Here's a link of our dyno running at a half meter for those of you who don't know what the numbers mean. I tried to embed it, but it didn't work.

Darren

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10-15m/s is not realistic. In the field you'll see peak velocities between 6-8m/s on the front end and like you said, those numbers are lower for the rear shock due to the motion ratio adjustment with the linkage. When you look at data from the bike the majority of the time is spent no where near those numbers. Most of the adjustments for comfort and traction come in the 3-15inch/sec range.

ok, I also don't think you have to test that fast, but 0.5m/s is extremely slow!

thats 1.8km/h (1.1mph), which is slower than walking.

when watching your vid I cannot believe its just 0.5m/s :bonk:

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10-15m/s is not realistic. In the field you'll see peak velocities between 6-8m/s on the front end....

Darren

These are speeds seen on MX track? Are these also true for off-road for obstacles like sharp edge rocks hit at 30mph + ?

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ok, I also don't think you have to test that fast, but 0.5m/s is extremely slow!

thats 1.8km/h (1.1mph), which is slower than walking.

when watching your vid I cannot believe its just 0.5m/s

That video is in fact a shock being run at 0.5m/sec. What you have to consider is that we're not talking about the stride of walking, but rather over short distance such as 1-2 inches.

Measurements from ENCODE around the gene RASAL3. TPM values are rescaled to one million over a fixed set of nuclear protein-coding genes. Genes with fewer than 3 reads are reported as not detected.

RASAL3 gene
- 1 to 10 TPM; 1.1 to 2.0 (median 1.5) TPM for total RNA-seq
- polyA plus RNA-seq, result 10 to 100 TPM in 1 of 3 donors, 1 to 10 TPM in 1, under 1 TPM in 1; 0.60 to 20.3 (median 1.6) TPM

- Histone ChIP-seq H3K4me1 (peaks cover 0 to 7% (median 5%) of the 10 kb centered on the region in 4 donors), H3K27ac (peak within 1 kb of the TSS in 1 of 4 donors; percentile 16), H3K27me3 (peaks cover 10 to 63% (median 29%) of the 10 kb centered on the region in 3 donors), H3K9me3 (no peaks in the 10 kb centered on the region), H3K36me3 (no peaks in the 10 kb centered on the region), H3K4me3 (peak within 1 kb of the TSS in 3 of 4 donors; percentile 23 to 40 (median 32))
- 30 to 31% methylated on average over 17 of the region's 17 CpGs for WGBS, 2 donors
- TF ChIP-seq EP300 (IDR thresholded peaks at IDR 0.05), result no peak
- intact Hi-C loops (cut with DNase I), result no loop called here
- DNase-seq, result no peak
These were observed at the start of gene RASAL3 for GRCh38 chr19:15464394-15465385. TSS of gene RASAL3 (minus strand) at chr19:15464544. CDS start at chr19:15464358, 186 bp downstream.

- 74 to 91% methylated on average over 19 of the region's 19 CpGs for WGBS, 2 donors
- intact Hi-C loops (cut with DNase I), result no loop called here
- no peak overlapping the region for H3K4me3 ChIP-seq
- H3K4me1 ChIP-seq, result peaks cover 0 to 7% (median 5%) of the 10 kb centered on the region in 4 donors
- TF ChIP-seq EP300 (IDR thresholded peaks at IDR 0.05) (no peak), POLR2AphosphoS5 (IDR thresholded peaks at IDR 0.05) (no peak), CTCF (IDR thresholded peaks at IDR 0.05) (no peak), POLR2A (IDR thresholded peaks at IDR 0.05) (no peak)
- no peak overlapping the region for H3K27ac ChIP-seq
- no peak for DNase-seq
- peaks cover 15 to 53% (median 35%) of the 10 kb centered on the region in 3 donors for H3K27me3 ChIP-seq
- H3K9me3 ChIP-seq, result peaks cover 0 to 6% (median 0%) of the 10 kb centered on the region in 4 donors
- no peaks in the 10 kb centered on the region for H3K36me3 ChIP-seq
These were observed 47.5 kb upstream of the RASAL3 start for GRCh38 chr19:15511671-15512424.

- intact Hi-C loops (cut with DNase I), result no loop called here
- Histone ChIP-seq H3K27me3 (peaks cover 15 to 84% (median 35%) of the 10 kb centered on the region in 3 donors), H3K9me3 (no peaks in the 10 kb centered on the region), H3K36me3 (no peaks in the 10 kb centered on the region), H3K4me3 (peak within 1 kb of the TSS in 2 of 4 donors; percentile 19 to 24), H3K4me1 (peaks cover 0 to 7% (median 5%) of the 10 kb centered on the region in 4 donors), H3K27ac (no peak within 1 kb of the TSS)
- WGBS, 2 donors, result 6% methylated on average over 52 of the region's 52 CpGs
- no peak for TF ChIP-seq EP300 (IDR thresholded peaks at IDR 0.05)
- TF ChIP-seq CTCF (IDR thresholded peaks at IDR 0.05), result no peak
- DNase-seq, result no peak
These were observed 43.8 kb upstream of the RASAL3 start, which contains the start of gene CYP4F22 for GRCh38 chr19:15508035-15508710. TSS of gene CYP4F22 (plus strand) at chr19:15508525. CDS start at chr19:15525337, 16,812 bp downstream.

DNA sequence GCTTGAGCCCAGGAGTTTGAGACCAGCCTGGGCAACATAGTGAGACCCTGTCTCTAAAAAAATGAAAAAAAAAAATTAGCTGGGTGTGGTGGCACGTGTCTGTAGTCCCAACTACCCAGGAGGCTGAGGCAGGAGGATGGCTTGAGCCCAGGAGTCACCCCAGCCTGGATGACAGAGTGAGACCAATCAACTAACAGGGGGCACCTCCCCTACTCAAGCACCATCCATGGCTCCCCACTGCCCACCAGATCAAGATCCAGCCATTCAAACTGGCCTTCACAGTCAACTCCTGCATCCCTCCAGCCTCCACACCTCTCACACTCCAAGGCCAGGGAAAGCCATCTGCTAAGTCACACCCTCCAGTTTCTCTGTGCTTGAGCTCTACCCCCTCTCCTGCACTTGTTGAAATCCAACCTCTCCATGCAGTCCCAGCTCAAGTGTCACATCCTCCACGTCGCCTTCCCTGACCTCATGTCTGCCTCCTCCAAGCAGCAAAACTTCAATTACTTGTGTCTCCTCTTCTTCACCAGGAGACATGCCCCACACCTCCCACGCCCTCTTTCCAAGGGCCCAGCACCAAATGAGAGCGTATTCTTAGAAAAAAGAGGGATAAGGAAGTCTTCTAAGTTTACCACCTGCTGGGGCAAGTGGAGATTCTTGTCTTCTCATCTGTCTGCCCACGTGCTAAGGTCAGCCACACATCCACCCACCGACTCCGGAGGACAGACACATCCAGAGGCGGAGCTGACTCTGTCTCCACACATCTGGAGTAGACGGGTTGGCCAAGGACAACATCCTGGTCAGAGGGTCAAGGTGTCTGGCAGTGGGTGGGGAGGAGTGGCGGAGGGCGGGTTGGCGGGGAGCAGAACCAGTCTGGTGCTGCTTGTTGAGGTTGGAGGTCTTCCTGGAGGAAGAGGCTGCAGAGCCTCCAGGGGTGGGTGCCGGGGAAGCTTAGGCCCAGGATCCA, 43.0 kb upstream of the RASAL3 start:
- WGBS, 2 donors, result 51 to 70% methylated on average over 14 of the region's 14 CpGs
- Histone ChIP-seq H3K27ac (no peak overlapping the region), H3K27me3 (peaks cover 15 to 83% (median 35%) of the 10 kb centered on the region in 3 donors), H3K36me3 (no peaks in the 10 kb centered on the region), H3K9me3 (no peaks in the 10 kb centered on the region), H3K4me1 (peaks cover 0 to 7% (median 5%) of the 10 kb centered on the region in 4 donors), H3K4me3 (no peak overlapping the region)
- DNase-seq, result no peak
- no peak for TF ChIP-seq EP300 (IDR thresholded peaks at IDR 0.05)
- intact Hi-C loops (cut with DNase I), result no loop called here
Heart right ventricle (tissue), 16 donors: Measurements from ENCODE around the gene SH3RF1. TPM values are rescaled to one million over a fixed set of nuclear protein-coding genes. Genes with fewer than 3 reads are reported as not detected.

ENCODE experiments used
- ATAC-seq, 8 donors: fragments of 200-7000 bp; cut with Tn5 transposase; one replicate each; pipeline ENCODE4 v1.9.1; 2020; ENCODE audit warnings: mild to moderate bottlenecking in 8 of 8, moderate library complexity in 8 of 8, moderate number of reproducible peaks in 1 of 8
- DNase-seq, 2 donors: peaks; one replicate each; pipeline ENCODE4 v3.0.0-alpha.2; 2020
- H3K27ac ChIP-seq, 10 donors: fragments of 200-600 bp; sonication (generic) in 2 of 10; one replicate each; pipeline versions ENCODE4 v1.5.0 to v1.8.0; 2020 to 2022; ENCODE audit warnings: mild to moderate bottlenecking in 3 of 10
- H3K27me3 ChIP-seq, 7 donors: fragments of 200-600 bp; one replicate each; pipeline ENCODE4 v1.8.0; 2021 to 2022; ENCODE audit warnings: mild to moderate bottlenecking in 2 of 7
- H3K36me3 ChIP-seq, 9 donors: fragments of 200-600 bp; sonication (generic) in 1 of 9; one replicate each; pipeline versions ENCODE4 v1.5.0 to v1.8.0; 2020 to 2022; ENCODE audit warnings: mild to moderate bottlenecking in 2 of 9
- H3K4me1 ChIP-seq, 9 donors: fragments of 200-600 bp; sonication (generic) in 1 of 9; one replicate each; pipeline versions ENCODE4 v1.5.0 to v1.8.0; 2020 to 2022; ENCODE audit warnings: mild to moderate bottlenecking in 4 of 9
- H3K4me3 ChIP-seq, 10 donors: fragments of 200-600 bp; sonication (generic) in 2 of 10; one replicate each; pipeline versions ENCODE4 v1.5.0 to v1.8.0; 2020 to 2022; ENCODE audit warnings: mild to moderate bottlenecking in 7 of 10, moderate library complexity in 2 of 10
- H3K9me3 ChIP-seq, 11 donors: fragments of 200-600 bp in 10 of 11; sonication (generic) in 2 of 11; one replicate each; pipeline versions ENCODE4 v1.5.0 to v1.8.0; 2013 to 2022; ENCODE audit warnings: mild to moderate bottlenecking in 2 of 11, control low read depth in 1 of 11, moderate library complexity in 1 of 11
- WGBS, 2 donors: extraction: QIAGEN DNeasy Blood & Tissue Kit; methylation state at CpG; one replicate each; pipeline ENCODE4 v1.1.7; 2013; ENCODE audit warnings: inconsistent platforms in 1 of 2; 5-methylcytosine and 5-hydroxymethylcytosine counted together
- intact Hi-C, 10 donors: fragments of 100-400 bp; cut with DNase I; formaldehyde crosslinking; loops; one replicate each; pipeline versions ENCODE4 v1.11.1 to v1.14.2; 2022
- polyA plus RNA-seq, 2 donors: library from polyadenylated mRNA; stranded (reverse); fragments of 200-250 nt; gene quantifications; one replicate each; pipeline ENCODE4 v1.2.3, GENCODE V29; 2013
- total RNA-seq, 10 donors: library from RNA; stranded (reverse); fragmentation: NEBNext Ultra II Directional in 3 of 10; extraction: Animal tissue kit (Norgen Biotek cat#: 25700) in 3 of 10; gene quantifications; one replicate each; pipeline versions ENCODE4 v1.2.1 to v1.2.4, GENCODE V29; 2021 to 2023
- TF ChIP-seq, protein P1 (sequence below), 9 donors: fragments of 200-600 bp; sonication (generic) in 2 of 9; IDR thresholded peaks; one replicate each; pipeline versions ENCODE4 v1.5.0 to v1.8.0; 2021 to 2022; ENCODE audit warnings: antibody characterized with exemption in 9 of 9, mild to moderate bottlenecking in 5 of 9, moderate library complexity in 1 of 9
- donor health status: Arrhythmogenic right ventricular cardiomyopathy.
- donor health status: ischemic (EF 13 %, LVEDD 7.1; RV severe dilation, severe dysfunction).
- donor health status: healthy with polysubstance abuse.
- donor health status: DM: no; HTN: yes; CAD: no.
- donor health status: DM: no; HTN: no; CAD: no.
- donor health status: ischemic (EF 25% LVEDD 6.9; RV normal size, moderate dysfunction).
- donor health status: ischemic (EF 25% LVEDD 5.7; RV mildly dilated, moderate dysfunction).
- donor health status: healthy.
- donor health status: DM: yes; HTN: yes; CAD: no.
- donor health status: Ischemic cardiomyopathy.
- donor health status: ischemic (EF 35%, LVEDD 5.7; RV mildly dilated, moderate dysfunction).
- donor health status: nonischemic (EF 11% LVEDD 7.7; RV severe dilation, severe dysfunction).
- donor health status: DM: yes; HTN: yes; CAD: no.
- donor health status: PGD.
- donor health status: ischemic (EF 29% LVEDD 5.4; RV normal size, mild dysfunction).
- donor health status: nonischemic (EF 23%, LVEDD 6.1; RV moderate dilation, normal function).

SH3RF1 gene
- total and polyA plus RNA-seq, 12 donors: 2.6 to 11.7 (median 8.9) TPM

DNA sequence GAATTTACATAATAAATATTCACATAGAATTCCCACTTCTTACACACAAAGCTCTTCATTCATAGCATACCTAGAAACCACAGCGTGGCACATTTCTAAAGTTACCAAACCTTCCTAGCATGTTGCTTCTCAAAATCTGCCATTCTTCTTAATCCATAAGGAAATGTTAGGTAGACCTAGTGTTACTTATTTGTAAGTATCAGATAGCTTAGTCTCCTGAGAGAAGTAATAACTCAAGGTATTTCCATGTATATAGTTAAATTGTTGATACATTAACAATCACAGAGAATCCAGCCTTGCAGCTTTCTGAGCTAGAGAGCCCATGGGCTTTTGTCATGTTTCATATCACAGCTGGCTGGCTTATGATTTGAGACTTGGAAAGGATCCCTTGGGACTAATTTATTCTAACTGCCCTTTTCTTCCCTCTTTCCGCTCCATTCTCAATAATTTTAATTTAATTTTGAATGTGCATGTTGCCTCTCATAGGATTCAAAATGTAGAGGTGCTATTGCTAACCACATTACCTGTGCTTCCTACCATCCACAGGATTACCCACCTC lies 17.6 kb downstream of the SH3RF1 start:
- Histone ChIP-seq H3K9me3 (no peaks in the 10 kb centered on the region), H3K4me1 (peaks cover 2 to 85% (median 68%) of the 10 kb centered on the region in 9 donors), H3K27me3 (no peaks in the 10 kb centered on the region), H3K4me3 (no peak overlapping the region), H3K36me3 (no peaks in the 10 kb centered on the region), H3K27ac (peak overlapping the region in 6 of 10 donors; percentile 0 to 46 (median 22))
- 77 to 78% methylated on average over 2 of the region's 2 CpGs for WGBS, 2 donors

These are speeds seen on MX track? Are these also true for off-road for obstacles like sharp edge rocks hit at 30mph + ?
Again, there are always peak velocities that are very high, but if you look at an overall lap/trail you're not seeing constant peak velocities.

Sorry for the size, but here's a velocity graph of a lap at the Lakewood National track. This is velocity data from the front fork of an A Rider on a CRF250R.

Darren

CRF250-velocity-data.jpg

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ok, I also don't think you have to test that fast, but 0.5m/s is extremely slow!

thats 1.8km/h (1.1mph), which is slower than walking.

when watching your vid I cannot believe its just 0.5m/s :bonk:

That's ~18 in/sec.

That's just enough to break into the highspeed valving if I remember right. When I worked in automotive suspension, the LS/HS threshold was around 6 in/sec at the shaft, with motion ratios generally around 1.5-2:1 with most A-arm coilver setups.

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... We utilize both on-board data logging units....

Darren

What kind of data logging you have, is it the RaceTech one, or something else?

How many channels, what sensors it uses, how many channels and what is the logging frequency per channel?

I'm in the process of building one for me (i already have one for fuel-ignition) so i want to know what are the specs of the professional ones, couldn't get much info on the off-road ones, however for road racing there are many but the position sensors are not good for long travel/dirt.

Hope i didn't asked too much :bonk: